Now we've done multiple, permitted ADUs, turning existing buildings into cottages. No one has ever mentioned a footer.

I guess New Guy needs to put his stamp on things somehow.

alley houses (by zero [IN]) Posted on: May 11, 2024 3:15 PM

Sounds like the new officer one small town just hired. He has issued more fines in a couple months than the rest have all year combined.

Two of my tenants, who work delivering papers so late nights, have been pulled over. Reasons like no turn signal or erratic driving.

Think he is either bored or trying to make a name for himself with the town council. --107.147.xx.xx

alley houses (by 6x6 [TN]) Posted on: May 11, 2024 8:22 PM

So, they asked only 12 people? That homeowner may be sorry. They are inviting in the government and giving them control while only receiving a small portion of the rent. Also, it would appear that the government intends to place a tenant who is already struggling and yet they also want them to have kids. Does that mean they will be putting someone in there that has an eviction? I see PE is a swing state.

alley houses (by 6x6 [TN]) Posted on: May 11, 2024 8:23 PM


alley houses (by Allym [NJ]) Posted on: May 12, 2024 10:16 AM

It's a dumb idea which will create ghetto conditions. Bethlehem has plenty of farmland around it. Build something out there and a bus route. Asking for fights and murders. Some newly minted city planner who barely graduated, plus a "favored" group builder and someone's relative in the government plus Dems looking for votes.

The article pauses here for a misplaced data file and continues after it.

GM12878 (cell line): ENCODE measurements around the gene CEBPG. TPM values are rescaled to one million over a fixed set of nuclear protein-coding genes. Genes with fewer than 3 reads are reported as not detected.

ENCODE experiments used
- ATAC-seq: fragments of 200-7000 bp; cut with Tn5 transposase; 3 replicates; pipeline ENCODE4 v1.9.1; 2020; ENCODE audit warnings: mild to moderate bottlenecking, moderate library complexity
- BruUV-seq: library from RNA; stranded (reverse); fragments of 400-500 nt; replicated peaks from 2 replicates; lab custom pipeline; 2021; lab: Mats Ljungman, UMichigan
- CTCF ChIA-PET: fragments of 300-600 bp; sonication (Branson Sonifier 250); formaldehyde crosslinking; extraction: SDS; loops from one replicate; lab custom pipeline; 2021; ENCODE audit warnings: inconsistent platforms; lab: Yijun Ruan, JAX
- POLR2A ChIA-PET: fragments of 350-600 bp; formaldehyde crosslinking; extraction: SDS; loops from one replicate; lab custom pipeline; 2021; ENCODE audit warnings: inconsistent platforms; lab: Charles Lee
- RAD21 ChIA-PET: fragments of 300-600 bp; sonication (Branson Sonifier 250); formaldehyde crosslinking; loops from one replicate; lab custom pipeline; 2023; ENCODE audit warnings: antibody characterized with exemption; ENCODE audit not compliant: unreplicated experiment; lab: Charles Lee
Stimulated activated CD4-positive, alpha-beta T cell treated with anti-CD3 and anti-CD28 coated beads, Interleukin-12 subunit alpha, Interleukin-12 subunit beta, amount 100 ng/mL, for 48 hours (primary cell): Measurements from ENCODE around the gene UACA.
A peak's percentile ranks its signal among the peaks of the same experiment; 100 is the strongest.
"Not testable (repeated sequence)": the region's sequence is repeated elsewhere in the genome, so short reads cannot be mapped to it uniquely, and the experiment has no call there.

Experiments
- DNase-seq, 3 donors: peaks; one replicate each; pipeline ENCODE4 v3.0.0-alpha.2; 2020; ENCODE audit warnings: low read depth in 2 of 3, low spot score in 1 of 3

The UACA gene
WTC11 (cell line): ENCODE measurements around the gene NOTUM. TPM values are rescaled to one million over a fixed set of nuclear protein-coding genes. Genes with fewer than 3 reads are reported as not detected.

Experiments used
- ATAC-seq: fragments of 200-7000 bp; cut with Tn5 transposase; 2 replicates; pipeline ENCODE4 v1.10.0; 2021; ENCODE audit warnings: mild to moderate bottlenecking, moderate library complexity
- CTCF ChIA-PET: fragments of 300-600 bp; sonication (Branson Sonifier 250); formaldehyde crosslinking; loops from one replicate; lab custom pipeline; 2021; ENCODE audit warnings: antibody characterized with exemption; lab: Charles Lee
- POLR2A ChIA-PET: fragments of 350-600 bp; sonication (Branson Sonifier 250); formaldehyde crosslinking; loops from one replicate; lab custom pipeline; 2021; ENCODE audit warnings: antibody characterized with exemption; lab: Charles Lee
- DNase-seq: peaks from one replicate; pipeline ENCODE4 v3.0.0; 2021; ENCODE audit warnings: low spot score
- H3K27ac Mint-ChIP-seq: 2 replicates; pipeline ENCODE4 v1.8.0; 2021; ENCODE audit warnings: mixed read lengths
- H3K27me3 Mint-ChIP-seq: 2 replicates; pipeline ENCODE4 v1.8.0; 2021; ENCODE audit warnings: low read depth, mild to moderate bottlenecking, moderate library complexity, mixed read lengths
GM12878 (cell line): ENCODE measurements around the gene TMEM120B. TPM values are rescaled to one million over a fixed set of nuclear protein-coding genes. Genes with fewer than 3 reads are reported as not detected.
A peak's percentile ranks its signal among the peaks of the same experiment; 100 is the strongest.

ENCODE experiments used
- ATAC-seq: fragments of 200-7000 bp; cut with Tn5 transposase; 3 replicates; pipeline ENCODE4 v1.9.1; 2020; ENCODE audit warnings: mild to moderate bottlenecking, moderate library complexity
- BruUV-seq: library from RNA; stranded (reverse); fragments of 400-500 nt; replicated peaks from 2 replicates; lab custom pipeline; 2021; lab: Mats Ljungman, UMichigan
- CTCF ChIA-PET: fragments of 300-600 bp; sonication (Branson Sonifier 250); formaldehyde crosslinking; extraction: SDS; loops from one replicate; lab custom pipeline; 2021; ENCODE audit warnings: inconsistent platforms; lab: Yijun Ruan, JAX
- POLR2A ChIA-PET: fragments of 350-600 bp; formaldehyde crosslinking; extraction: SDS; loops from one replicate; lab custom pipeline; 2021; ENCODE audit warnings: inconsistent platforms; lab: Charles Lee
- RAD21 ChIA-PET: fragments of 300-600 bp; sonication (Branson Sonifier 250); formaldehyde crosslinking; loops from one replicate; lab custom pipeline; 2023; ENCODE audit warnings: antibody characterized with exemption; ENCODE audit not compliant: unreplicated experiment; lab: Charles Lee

alley houses (by MikeA [TX]) Posted on: May 12, 2024 6:32 PM

And if you tore down 6 of those houses on large lots and put in an apartment complex you would create more homes than if you put up ADU's in every house in a whole neighborhood.

alley houses (by Deanna [TX]) Posted on: May 12, 2024 10:54 PM

I have an alley house behind my duplex. When my duplex went live, I put three mailboxes on the street and labeled them A, B, and C. The post office threw a fit, because even though the alley house had been built during WWII, they didn't know what to call it. When the carriers had a route on foot, it didn't matter, because they just delivered to the mailboxes by the front door, wherever the door was. But once they shifted over to only allowing mail to be delivered to the street-boxes back in 2011ish, in the hopes that the carriers wouldn't have to exit their vehicles after all the grandfathered porch delivery finally died out, it became a problem. The short-term solution was for residents of the alley house to just get mail sent elsewhere, either to a relative or to a PO Box.